Sandalwood
Director Vijayanagendra gives us an absolute entertainer in his debut attempt, with Ganesh and other lead actors shining in their roles.
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With the ‘one nation one language’ pitch making headlines across the nation recently, Geetha could not have found a better release date. With the Gokak agitation – a successful language rights agitation in the 1980s that fought for the first-language status of Kannada – as the backdrop, this trademark Ganesh love story makes for an absolute entertainer, that is if you can ignore the slow screenplay.

It was surprising to learn that in the last 35 years, nobody took the initiative to make a movie on the biggest Kannada language-related agitation that took place in Karnataka in 1982. There are a few short films, but a movement of this scale deserves a full-length movie.

Akash (Ganesh), a software engineer, is raised by a single parent, Shankar (Devraj). He craves love and affection from both parents, but his attempts to find his mother don’t succeed. He finally finds a good confidant in Priya (Shanvi Srivastava), and ends up falling in love with Geetha (Prayaga Rose Martin). Twists and turns force Shankar to reveal details about his estranged wife and his lover Geethanjali (Parvathi Arun). The film then takes us back to the 1980s when the Gokak agitation was at its peak. Here, Ganesh plays a young Shankar and Shanvi plays his best friend Aarathi. Shankar is in love with Geethanjali but had to let her go due to the agitation. Post intermission, Akash ends up in a similar situation. But, Akash is not a quitter when it comes to love.

Half-way into the Gokak agitation, Karnatakadalli Kannadigane Sarvabhowma (When it comes to Karnataka, Kannadigas rule) asserts Ganesh onscreen, which was followed by non-stop whistles and hoots for over a minute in the theatre. By the end of the agitation scenes, all you have is goosebumps, a newfound love for the language and a faint memory about the love story. But again, the biggest irony is non-Kannadiga heroines playing title roles in a film that makes a strong pitch for Kannada and Kannadigas.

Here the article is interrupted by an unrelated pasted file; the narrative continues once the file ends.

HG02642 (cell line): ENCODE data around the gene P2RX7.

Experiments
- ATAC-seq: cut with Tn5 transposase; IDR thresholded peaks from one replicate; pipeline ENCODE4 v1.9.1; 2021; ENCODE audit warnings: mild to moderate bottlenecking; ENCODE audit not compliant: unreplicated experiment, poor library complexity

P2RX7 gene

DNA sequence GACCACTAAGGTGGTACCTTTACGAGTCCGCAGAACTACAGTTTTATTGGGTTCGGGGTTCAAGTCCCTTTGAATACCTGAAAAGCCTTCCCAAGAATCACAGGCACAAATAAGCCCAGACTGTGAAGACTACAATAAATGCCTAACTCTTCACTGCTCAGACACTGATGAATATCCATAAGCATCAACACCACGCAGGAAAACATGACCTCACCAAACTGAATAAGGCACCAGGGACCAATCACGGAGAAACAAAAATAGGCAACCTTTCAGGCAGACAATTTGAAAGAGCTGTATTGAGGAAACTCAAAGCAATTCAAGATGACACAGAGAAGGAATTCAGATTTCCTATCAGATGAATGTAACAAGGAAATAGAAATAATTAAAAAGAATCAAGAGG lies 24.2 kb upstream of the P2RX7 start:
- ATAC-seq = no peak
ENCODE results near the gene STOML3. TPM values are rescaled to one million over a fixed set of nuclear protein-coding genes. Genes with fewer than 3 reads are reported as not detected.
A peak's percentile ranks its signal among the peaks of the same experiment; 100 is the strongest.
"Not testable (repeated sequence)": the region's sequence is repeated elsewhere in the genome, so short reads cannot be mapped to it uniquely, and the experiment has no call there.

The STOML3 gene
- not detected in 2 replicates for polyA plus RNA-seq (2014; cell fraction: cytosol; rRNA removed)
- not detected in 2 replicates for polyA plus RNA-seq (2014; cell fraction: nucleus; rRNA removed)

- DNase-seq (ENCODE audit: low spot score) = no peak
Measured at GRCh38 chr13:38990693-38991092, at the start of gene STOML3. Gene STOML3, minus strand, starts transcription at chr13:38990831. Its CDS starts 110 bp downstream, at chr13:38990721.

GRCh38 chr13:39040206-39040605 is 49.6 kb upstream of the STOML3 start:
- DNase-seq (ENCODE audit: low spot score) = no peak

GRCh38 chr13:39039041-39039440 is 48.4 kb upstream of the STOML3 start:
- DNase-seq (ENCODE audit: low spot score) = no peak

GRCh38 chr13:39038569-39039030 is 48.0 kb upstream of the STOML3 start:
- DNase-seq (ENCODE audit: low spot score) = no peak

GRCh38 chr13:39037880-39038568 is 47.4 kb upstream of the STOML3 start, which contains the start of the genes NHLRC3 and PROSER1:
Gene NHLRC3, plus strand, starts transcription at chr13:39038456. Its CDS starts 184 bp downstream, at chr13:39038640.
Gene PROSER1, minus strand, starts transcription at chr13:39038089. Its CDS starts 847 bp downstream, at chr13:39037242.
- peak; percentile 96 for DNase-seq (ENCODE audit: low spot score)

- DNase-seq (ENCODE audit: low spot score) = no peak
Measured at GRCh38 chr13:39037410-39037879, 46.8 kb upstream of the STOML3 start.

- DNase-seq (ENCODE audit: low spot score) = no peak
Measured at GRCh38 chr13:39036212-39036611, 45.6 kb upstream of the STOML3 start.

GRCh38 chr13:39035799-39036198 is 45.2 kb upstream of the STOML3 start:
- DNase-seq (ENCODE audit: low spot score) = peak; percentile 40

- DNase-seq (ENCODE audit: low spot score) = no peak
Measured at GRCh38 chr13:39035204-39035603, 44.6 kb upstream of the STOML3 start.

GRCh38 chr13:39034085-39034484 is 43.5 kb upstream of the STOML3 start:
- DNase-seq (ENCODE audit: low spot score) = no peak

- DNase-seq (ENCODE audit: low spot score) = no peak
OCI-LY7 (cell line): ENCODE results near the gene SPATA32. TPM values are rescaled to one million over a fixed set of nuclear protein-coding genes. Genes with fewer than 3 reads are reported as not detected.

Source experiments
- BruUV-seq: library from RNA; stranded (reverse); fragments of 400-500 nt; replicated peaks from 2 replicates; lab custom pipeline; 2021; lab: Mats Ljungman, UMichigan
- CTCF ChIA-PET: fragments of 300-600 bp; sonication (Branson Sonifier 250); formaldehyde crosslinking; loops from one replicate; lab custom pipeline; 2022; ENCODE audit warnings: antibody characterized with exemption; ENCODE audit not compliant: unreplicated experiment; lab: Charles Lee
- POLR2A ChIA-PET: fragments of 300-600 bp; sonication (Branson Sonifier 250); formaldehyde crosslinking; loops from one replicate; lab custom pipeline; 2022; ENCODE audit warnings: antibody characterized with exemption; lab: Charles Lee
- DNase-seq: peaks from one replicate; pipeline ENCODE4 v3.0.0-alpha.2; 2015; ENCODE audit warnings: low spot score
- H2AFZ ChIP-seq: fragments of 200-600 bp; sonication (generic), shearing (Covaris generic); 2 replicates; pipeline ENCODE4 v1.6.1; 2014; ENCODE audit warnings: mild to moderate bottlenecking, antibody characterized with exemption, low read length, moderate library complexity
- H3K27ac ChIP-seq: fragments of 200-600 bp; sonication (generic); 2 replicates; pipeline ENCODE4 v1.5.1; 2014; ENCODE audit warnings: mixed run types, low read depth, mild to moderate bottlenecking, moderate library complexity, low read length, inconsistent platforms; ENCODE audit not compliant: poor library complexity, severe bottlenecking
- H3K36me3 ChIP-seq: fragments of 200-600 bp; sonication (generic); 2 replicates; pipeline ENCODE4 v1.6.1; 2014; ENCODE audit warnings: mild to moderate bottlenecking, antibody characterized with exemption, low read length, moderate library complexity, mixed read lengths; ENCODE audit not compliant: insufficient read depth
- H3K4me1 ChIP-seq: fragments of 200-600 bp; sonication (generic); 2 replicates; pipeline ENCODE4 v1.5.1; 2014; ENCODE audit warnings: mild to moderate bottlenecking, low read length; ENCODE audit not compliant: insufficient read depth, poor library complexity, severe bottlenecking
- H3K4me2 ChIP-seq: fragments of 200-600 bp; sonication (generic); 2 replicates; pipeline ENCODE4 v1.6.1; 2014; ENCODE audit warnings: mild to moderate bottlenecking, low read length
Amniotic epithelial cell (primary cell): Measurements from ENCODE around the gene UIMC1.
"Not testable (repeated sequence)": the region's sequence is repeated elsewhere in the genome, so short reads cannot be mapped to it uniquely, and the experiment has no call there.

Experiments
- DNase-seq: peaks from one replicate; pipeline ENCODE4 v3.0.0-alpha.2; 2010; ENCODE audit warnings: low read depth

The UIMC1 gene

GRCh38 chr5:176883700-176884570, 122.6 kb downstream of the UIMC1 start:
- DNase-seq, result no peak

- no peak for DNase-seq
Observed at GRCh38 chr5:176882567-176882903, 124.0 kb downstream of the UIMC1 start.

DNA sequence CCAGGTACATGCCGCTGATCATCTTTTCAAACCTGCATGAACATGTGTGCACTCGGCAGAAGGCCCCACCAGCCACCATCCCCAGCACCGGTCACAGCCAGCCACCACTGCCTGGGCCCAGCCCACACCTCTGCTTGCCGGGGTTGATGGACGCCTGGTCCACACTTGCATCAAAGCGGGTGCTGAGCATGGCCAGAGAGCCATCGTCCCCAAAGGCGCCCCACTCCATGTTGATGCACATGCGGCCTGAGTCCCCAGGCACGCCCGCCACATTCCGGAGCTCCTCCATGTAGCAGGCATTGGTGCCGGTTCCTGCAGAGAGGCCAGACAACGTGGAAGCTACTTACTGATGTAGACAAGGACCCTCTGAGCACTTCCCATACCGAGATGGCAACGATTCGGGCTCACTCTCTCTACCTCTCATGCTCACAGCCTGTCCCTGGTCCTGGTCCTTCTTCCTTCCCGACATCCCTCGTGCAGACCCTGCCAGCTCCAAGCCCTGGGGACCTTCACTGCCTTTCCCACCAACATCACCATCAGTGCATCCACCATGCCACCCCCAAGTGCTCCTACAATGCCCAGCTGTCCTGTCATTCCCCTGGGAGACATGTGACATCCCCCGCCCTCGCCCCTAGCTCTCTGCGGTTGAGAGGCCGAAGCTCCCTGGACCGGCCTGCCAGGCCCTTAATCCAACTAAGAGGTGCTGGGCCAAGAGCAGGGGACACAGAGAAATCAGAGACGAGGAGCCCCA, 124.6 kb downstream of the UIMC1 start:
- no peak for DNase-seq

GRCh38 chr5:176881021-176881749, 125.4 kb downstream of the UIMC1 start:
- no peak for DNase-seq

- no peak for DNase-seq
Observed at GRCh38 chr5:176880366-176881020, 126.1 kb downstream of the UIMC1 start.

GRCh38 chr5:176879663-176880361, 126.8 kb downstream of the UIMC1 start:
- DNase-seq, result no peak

The movie has several layers of friendship, love, sacrifice and unrequited love that can be experienced through each carefully crafted character. Mysuru plays the perfect host for the 80s scenes and it is a treat to see Ganesh play Shankar than Akash. His dialogues about Kannada are sure to give goosebumps throughout. The movie is a great tribute to the almost-forgotten Gokak agitation. For those who were a part of the movement, the movie will be like walking down memory lane and is sure to open a flood of emotions.

The ensemble cast includes Ganesh, Shanvi Srivastava, Prayaga Rose Martin, Parvathi Arun, Devraj, Sudha Rani, Achyut Kumar, Rangayana Raghu, among others. The big names itself speak for the quality of the film. The cast is perfect and the lead female actors, too, have done a good job despite not being natives of the Kannada language. 

It was also nice to see, for once, an overweight woman (Prayaga Rose Martin who plays the title role) play the role of a strong, independent woman. Geetha has a thyroid issue and is comfortable with her body. When her fiancé passes a sexist comment about her body and the way she dresses, instead of coming back as a typical Kannadati in a saree and big bindi, she dumps him right there. Geetha is one of the strongest roles written for women in a Kannada film in a long time.

Give Ganesh a love story and you’ll see him give the best output. Give Ganesh a love story laced with activism and he will prove why he owns the role. Both Ganesh and Shanvi have handled their dual roles with maturity. Geetha is not a candyfloss love story catering to youngsters. It is about love, unrequited love and how two generations experience love with a different set of emotions and expectations.

Rangayana Raghu impresses with his mannerisms and the comedy is not forced. Even the songs go with the flow. The title track is very hummable and leaves a soothing effect on the mind. Cinematographer Shreesha Kuduvalli’s visuals are stunning.

Director Vijayanagendra emerges a winner with a film that can cater to the mass and class. It is indeed very difficult to blend a love story with a movement without proper explanations. Vijayanagendra succeeds in his debut attempt. The only drawback is the length of the film.

Geetha, just like Shankar Nag’s love story from the 80s, is a brilliant movie in a long time. Don’t miss this one in the theatre.

Disclaimer: This review was not paid for or commissioned by anyone associated with the series/film. TNM Editorial is independent of any business relationship the organisation may have with producers or any other members of its cast or crew.